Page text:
Plant Cellulose May Provide Novel Bone Implant Material

Aerogel Bone Implants
Researchers treated nanocrystals derived from plant cellulose so that they can link up and form a strong but lightweight sponge (an aerogel) that can compress or expand as needed to completely fill out a bone cavity. [Clare Kiernan, UBC]

Scientists from the University of British Columbia (UBC) and McMaster University say they have developed what could be new bone implant material: a foamlike substance that can be injected into the body and provide scaffolding for the growth of new bone.

It’s made by treating nanocrystals derived from plant cellulose so that they link up and form an aerogel that can compress or expand as needed to completely fill out a bone cavity.

“Most bone graft or implants are made of hard, brittle ceramic that doesn’t always conform to the shape of the hole, and those gaps can lead to poor growth of the bone and implant failure,” said study author Daniel Osorio, a PhD student in chemical engineering at McMaster. “We created this cellulose nanocrystal aerogel as a more effective alternative to these synthetic materials.”

For their research, the team worked with two groups of rats, with the first group receiving the aerogel implants and the second group receiving none. Results of the study (“Cross-linked cellulose nanocrystal aerogels as viable bone tissue scaffolds”), published in Acta BioMaterialiashowed that the group with implants saw 33% more bone growth at the 3-week mark and 50% more bone growth at the 12-week mark, compared to the controls.


Aerogel Bone Implants Graphical Abstract
Source: Acta BioMaterialia

“Chemically cross-linked cellulose nanocrystal (CNC) aerogels possess many properties beneficial for bone tissue scaffolding applications. CNCs were extracted using sulfuric acid or phosphoric acid, to produce CNCs with sulfate and phosphate half-ester surface groups, respectively. Hydrazone cross-linked aerogels fabricated from the two types of CNCs were investigated using scanning electron microscopy, x-ray micro-computed tomography, x-ray photoelectron spectroscopy, nitrogen sorption isotherms, and compression testing. CNC aerogels were evaluated in vitro with osteoblast-like Saos-2 cells and showed an increase in cell metabolism up to 7 days while alkaline phosphate assays revealed that cells maintained their phenotype. All aerogels demonstrated hydroxyapatite growth over 14 days while submerged in simulated body fluid solution with a 0.1 M CaCl2 pre-treatment,” wrote the investigators.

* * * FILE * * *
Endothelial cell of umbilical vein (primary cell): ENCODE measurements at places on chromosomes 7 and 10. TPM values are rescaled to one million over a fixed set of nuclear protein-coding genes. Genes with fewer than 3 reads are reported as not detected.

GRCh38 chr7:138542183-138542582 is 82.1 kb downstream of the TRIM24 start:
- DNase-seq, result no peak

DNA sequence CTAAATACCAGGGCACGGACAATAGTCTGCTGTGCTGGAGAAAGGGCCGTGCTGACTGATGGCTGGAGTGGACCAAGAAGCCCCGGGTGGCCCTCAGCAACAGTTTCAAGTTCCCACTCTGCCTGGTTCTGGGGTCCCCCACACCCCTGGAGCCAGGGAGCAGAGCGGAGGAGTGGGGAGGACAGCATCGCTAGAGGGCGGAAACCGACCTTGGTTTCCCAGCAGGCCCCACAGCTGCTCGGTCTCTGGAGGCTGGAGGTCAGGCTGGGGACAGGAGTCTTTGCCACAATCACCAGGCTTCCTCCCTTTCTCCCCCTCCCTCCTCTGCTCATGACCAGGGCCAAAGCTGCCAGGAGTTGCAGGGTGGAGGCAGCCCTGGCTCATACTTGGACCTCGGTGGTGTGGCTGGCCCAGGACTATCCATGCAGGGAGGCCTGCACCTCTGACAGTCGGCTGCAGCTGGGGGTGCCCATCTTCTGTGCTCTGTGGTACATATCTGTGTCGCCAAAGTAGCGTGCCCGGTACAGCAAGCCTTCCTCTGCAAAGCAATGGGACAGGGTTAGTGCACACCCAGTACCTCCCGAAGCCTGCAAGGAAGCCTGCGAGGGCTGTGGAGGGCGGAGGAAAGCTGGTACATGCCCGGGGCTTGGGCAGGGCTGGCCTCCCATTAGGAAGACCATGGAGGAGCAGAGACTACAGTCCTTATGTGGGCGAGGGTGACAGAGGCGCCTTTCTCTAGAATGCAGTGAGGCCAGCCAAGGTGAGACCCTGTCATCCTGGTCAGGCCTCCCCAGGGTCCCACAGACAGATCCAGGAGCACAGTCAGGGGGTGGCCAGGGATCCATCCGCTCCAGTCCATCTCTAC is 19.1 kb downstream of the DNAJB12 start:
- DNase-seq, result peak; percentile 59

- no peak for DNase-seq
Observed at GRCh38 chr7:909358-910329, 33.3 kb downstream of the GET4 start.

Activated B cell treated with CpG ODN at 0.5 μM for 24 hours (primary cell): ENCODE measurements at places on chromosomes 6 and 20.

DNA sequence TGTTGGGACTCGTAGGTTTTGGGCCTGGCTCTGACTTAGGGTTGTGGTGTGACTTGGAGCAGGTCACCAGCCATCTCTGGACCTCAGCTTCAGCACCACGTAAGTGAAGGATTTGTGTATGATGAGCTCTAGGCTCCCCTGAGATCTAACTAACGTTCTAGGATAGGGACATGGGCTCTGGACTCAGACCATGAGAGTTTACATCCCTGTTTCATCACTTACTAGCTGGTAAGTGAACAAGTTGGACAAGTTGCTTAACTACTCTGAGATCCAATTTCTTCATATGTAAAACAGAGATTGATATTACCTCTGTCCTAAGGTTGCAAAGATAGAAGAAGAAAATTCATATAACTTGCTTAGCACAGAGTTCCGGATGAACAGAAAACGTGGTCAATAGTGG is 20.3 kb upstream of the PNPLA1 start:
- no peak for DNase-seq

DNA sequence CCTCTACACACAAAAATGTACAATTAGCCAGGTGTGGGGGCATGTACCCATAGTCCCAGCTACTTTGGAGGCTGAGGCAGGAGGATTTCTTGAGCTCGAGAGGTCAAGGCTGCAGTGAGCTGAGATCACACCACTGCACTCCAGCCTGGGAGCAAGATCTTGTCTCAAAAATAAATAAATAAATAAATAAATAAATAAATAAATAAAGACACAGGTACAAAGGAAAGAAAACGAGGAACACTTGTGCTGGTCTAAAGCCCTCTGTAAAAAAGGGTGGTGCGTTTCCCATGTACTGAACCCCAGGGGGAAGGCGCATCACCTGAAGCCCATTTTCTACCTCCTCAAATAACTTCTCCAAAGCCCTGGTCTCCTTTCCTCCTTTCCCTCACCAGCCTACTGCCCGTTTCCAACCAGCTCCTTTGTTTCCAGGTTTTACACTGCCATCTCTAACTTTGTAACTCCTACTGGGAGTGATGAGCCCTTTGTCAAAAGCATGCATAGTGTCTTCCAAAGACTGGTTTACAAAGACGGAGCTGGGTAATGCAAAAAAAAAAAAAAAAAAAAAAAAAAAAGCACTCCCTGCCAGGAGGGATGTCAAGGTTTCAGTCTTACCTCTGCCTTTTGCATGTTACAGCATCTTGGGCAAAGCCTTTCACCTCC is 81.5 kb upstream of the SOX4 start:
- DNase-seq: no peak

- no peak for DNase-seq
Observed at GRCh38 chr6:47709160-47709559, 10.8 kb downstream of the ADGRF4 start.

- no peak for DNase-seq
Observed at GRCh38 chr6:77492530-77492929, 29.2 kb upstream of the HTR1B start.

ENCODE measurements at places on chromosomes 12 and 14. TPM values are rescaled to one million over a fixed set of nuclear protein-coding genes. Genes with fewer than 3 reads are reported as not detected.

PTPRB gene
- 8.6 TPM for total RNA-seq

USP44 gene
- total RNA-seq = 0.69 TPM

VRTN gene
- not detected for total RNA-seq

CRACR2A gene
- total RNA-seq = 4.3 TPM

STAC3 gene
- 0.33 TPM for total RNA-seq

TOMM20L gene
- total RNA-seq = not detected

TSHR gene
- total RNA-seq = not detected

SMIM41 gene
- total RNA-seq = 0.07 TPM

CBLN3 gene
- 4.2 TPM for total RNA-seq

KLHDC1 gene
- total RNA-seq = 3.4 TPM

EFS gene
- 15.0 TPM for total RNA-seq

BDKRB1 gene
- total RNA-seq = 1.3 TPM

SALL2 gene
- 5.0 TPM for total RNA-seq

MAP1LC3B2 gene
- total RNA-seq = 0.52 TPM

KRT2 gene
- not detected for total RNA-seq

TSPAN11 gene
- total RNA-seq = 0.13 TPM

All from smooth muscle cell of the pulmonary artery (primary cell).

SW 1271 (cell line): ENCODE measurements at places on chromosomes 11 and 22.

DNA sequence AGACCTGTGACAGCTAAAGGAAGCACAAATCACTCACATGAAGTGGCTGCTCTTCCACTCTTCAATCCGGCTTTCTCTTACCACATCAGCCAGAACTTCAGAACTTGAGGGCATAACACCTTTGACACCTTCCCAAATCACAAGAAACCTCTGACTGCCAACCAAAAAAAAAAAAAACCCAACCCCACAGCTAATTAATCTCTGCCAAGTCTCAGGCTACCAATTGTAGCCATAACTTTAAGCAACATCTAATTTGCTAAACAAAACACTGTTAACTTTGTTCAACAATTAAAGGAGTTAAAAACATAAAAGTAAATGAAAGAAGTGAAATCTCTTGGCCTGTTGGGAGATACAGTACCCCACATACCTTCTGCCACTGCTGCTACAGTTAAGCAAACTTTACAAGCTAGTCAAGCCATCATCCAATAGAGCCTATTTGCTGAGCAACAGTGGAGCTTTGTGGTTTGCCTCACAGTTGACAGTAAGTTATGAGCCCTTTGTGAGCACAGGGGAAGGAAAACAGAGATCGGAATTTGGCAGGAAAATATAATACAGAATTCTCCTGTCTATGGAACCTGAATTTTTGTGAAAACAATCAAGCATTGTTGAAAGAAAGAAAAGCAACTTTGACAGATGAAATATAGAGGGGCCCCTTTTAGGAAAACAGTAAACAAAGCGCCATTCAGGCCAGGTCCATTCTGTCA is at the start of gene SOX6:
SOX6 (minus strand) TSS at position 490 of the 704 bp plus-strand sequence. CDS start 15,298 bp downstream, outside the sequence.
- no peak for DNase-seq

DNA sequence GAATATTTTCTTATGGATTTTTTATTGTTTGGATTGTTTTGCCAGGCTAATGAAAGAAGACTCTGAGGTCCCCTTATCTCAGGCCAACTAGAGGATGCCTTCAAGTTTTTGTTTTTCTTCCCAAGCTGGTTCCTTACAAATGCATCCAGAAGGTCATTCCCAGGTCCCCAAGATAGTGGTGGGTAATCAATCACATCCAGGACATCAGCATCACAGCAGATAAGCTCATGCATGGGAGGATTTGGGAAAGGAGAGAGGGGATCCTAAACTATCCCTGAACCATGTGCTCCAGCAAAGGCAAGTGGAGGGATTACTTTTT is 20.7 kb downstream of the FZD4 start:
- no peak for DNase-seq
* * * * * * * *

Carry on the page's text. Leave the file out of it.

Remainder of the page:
“Sulfated CNC aerogels slightly outperformed phosphated CNC aerogels in terms of compressive strength and long-term stability in liquid environments, and were implanted into the calvarian bone of adult male Long Evans rats. Compared to controls at 3- and 12-week time points, sulfated CNC aerogels showed increased bone volume fraction of 33% and 50%, respectively, compared to controls, and evidence of osteoconductivity. These results demonstrate that cross-linked CNC aerogels are flexible, porous and effectively facilitate bone growth after they are implanted in bone defects.”

Emily Cranston holding up Aerogel Bone Implants
Study co-author Emily Cranston, PhD, a professor of wood science and chemical and biological engineering at UBC. [Clare Kiernan, UBC]
“These findings show, for the first time in a lab setting, that a cellulose nanocrystal aerogel can support new bone growth,” said study co-author Emily Cranston, PhD, a professor of wood science and chemical and biological engineering who holds the President’s Excellence Chair in Forest Bio-products at UBC. She added that the implant should break down into nontoxic components in the body as the bone starts to heal.

The innovation can potentially fill a niche in the $2-billion bone graft market in North America, said study co-author Kathryn Grandfield, PhD, a professor of materials science and engineering, and biomedical engineering at McMaster who supervised the work.

“We can see this aerogel being used for a number of applications including dental implants and spinal and joint replacement surgeries,” said Grandfield. “And it will be economical because the raw material, the nanocellulose, is already being produced in commercial quantities.”

The researchers say it will be some time before the aerogel makes it out of the lab and into the operating room.

“This summer, we will study the mechanisms between the bone and implant that lead to bone growth,” said Grandfield. “We’ll also look at how the implant degrades using advanced microscopes. After that, more biological testing will be required before it is ready for clinical trials.”


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